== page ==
"Call me Ishmael. Some years ago -- never mind how long precisely -- having little or no money in my purse, and nothing particular to interest me on shore, I thought I would sail about a little and see the watery part of the world...This is my substitute for pistol and ball. With a philosophical flourish Cato throws himself upon his sword; I quietly take to the ship. There is nothing surprising in this. If they but knew it, almost all men in their degree, some time or other, cherish very nearly the same feelings towards the ocean with me."
Herman Melville, opening chapter in Moby Dick.
Scenes From National Geographic
In South Island, the monickers of towns were pleasant to roll off the tongue: Te Anau, Wa-na-ka, O-ta-go , Oa-ma-ru, A-ka-roa, Kai-kou-ra. At every stop, even the tiniest of towns, there was always something special to do. We chose to avoid staying at the bigger cities like Christchurch and Dunedin, opting instead to go where most New Zealanders go for their holidays.
Access to animals in their natural habitats was priority. We struck out for places where we could see whales, dolphins, seals and penguins -- none of which we could find back home.
In Kaikoura, on a huge speedboat, complete with vomit bags, we chased sperm whales. These 50-foot giants of the sea apparently reside on the coastline all year round because of abundant food and few or no natural enemies.
Our guide used an hydrophone, an odd, conventional-looking device that seemed like a long saxophone, to listen for whales. He stuck one end into the water and listened on a pair of headphones on the other. Then we were off. We were strapped in tight with life-jackets which the kids found uncomfortable. Julian made hand puppets out the barf bags and that kept them busy.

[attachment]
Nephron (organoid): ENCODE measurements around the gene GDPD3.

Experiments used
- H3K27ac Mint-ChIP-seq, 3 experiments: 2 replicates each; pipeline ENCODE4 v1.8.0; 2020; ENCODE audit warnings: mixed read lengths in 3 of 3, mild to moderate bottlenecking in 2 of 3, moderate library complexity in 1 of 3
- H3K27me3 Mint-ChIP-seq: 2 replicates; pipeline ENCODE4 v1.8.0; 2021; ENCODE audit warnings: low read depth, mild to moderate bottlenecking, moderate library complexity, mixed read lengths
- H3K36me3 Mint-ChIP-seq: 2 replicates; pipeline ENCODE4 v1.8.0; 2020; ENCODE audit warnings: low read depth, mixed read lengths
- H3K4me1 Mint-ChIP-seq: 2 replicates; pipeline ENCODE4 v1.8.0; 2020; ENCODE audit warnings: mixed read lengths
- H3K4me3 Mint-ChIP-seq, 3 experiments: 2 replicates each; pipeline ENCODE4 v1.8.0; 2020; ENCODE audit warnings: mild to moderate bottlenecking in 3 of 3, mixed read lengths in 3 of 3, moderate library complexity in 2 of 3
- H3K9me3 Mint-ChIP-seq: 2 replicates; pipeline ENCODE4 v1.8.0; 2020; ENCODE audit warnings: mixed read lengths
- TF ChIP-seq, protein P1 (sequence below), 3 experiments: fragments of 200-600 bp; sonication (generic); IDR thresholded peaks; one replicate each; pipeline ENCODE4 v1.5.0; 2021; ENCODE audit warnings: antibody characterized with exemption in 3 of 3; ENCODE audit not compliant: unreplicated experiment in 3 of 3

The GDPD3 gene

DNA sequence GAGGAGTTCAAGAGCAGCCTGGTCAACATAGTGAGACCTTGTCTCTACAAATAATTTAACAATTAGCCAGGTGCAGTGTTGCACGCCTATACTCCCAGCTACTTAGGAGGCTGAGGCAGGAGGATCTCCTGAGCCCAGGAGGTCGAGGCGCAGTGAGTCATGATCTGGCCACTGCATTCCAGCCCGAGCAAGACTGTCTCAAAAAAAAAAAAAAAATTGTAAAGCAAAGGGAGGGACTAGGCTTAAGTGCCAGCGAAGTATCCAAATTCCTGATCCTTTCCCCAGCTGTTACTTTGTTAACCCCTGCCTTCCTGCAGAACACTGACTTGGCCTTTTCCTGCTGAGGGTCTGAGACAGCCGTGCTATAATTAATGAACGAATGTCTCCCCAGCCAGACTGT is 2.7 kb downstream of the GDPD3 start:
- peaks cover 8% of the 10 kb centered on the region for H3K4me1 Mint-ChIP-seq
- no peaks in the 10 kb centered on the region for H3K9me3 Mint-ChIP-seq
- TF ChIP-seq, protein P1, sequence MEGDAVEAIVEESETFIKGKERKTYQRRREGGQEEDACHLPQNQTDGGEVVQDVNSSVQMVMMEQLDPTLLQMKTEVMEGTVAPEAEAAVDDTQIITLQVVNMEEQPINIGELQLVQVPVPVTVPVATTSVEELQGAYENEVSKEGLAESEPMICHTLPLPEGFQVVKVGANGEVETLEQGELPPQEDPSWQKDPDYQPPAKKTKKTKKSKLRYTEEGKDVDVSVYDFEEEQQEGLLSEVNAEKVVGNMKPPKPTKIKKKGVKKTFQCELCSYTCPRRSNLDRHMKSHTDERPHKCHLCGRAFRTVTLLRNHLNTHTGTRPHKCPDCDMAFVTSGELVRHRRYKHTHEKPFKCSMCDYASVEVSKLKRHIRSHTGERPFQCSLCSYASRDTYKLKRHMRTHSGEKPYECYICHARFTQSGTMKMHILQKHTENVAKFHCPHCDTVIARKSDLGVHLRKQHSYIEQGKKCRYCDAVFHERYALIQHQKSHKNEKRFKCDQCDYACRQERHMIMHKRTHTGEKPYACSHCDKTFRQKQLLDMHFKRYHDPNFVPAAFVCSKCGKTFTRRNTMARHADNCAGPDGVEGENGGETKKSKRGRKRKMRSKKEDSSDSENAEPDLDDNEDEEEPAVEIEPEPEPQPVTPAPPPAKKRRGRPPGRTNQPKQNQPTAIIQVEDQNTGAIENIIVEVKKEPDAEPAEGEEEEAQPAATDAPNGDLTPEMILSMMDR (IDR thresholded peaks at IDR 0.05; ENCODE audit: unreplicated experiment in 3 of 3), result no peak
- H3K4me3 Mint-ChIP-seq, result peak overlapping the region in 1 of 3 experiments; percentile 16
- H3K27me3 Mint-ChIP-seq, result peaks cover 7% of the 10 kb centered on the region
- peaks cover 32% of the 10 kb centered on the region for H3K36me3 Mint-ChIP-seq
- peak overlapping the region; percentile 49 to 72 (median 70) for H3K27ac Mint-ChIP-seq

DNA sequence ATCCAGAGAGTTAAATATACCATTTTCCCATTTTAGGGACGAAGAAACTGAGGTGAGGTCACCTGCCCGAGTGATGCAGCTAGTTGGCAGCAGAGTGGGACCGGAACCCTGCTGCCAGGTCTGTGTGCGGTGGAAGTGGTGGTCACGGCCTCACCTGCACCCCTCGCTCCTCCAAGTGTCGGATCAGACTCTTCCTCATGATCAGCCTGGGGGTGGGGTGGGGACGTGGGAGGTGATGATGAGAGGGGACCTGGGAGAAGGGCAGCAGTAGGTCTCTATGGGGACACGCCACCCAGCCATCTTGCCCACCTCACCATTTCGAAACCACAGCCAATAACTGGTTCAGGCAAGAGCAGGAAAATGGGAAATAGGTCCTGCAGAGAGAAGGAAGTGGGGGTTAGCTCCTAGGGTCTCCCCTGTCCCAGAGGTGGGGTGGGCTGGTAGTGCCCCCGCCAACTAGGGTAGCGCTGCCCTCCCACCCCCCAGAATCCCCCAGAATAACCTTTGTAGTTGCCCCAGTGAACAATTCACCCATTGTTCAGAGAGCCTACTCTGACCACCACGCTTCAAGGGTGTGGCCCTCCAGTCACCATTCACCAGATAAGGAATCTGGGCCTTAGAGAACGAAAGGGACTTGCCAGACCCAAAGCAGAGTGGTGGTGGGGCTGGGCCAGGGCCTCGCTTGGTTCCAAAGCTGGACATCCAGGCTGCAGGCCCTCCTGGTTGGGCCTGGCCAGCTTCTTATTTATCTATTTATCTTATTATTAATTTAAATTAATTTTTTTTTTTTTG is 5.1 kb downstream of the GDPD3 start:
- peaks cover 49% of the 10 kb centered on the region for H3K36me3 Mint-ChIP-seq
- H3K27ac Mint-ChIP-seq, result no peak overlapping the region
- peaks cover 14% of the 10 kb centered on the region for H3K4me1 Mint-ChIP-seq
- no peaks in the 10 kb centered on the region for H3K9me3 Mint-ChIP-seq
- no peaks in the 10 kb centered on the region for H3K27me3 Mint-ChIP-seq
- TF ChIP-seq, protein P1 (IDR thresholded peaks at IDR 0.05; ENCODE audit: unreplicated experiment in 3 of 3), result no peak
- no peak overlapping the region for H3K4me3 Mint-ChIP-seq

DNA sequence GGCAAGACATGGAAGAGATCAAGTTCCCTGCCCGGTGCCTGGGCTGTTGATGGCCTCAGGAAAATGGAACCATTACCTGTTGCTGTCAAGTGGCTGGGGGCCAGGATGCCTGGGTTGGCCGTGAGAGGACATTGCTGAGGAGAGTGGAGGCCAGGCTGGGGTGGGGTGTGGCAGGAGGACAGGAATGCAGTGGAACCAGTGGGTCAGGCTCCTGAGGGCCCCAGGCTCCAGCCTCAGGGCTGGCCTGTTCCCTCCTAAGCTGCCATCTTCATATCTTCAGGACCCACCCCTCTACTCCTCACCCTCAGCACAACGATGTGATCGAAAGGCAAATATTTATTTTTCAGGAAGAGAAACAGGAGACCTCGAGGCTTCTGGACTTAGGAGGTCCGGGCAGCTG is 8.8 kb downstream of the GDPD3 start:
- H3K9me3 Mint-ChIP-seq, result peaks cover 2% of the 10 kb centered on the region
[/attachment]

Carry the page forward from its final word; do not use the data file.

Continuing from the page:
The rides were fast and bumpy. Once we got to a whale, we would all troop outside armed with binoculars and cameras and videocams and "Oooh" and "Aaah" while we snapped away. In all we spotted three whales at three different spots!
Each whale would hang out on the surface for only a few minutes. We could just see their shiny backs and the exploding water and air as they expunged their blowholes. Then, before you know it, they would arch their backs and go down, lobbing their tail flukes in the air, to a barrage of camera-snapping. We were told they could disappear underwater for as much as 90 minutes, so we didn't hang around before we trooped back inside the boat to go chase another.
But the first whale was unusual. Just when we were all inside again, he resurfaced, as if to say, "Nyah, nyah, I fooled ya". The boat spun around and we all trooped out again for more camera-snapping.
Why Penguins Divorce
In complete contrast, in Oamaru, another tiny town on the South Island's east coast, we had to sit and wait for the penguins to show up.
Oamaru is home to the blue penguin, the smallest of the world's 17 species of penguin. Over 100 pairs are breeding along an old harbour. The adults swim out to sea to forage all day and return at precisely 9pm every night.
We perched on a schoolyard-sized, wooden grandstand, under dim floodlights, as the spotters awaited their arrival. They were later than usual and the seas were battering against the rocky beach. As the night grew chillier, the spotters got excited as 50 or so pairs of tiny fins were seen bobbing on the horizon. The penguins nonchalantly hopped up the rocky path and then stood in the glare of the lights to dry off, as if on parade, right in front of us.